Has your vehicle been repossessed? Did you walk outside today to find your vehicle is gone? From this point forward what you do after a vehicle repossession is extremely important if you want to secure a legal action against your bank.
Pennsylvania law requires the bank that gave you a vehicle loan to send you notice of the repossession immediately after the repossession happens. The law does not define what “immediately” means, but we usually look for the notice to arrive no later than 10 days to 2 weeks. If the bank does not send you the letter, or if the letter does not contain the required information, then you may be able to sue the bank for a violation of repossession laws.
What you don’t want to do is call the bank to ask about the repossession. While the law is black and white about requiring the bank to send you a repossession letter, if you call the bank, Courts have held that the phone call is enough to place you on notice of the repossession immediately after the repossession. As such, you cannot sue the bank if it never sends you the repossession letter. In other words, your phone call destroys your ability to sue the bank for a bad repossession.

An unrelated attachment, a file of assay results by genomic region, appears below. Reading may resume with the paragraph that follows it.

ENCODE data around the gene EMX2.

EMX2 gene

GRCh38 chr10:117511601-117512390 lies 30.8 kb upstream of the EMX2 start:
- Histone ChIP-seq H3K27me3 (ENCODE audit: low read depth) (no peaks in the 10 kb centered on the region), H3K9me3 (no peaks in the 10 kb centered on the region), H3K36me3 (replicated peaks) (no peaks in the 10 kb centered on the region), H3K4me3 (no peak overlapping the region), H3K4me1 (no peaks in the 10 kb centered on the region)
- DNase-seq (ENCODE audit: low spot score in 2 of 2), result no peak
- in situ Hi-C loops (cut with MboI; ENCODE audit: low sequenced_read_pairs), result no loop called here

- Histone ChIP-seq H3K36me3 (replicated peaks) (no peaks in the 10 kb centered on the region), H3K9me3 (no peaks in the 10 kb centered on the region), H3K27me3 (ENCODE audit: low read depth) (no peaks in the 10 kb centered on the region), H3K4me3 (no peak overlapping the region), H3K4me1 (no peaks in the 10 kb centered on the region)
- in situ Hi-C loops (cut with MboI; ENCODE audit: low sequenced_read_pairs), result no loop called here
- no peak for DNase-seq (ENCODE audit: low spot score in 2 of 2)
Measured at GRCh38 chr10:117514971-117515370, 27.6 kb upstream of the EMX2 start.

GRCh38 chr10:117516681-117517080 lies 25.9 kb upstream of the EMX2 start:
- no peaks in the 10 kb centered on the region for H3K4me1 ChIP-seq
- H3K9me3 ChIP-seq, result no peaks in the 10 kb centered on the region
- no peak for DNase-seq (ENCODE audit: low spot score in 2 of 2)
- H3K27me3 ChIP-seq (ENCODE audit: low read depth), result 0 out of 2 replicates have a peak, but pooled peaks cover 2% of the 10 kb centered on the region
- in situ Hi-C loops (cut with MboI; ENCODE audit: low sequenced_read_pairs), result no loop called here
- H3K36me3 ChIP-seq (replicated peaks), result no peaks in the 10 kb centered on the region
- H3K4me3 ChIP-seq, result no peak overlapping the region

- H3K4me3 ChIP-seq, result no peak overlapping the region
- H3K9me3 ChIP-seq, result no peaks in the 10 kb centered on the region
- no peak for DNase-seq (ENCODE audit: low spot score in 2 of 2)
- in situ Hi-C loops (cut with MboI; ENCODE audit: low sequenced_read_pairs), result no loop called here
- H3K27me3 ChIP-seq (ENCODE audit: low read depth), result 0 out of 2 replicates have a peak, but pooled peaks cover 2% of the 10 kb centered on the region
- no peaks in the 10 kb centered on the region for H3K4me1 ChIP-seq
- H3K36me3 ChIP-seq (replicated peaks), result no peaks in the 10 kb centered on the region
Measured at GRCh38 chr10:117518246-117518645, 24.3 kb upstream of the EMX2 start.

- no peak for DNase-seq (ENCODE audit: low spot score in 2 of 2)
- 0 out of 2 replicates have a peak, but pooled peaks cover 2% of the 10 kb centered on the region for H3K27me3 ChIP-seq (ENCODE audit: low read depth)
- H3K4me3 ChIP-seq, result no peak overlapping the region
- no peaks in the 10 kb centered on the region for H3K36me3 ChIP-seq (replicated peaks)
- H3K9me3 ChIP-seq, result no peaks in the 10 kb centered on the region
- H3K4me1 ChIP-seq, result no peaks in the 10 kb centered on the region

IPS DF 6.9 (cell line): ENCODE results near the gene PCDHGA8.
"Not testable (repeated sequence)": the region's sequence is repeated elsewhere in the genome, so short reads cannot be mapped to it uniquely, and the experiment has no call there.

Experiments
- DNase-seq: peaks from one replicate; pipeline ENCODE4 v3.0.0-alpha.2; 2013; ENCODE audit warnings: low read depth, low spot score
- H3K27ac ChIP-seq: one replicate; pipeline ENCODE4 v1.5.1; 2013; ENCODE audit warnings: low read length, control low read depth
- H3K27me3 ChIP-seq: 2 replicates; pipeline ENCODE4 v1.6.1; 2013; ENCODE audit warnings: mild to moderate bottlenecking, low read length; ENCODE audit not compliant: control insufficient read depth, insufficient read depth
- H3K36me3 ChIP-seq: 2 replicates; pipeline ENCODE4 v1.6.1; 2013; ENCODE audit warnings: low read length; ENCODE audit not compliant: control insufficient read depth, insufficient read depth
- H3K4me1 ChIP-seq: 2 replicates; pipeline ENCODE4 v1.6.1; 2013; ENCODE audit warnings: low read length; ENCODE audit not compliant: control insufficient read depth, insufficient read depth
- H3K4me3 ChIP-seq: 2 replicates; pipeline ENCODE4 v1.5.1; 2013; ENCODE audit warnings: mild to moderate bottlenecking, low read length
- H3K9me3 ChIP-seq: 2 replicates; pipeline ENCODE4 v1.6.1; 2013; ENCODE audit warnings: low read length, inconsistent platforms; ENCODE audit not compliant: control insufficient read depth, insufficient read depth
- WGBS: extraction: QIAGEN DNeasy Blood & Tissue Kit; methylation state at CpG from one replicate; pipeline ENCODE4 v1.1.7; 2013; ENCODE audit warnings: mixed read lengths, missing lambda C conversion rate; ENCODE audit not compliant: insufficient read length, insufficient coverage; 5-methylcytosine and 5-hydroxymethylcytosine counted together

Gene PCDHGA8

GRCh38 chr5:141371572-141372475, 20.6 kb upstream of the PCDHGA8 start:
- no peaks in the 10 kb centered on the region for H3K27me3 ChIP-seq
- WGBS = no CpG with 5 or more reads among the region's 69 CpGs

If your vehicle was repossessed, here is what you need to do:
- Note the date and time (time of discovering the repossession) by writing it down.
- Make a list of everything that was in the vehicle with the estimated value of those items.
- Find your finance agreement (Retail Installment Sales Contract) if it wasn’t in the car at the time of the repossession.
- Call an attorney who knows repossession law to start your case evaluation.
Having your vehicle repossessed is extremely difficult and may destroy your life. If the bank doesn’t follow the law, that may be your only hope for redemption. Make sure you don’t reach out to the bank and make it easy on them.